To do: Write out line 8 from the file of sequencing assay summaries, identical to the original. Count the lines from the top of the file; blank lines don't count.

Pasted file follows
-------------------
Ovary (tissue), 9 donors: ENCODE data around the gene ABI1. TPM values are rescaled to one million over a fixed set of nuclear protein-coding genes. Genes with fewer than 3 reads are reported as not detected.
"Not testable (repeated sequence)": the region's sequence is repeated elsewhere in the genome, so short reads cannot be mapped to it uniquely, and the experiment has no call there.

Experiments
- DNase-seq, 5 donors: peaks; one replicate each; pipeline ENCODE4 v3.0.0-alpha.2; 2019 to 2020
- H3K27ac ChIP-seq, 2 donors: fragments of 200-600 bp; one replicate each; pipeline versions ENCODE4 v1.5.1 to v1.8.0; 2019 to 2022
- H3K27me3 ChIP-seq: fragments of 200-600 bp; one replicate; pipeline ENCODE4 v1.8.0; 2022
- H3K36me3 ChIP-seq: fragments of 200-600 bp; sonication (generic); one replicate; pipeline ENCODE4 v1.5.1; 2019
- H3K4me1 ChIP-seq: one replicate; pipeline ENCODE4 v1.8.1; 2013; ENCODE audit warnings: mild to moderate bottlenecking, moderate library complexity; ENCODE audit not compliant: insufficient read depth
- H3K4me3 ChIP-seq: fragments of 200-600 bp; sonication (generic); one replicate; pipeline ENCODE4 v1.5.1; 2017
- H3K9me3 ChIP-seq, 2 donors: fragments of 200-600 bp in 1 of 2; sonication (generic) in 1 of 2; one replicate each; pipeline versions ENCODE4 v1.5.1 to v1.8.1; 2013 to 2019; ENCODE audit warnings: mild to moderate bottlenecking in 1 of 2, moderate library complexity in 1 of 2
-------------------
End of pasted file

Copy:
- H3K4me1 ChIP-seq: one replicate; pipeline ENCODE4 v1.8.1; 2013; ENCODE audit warnings: mild to moderate bottlenecking, moderate library complexity; ENCODE audit not compliant: insufficient read depth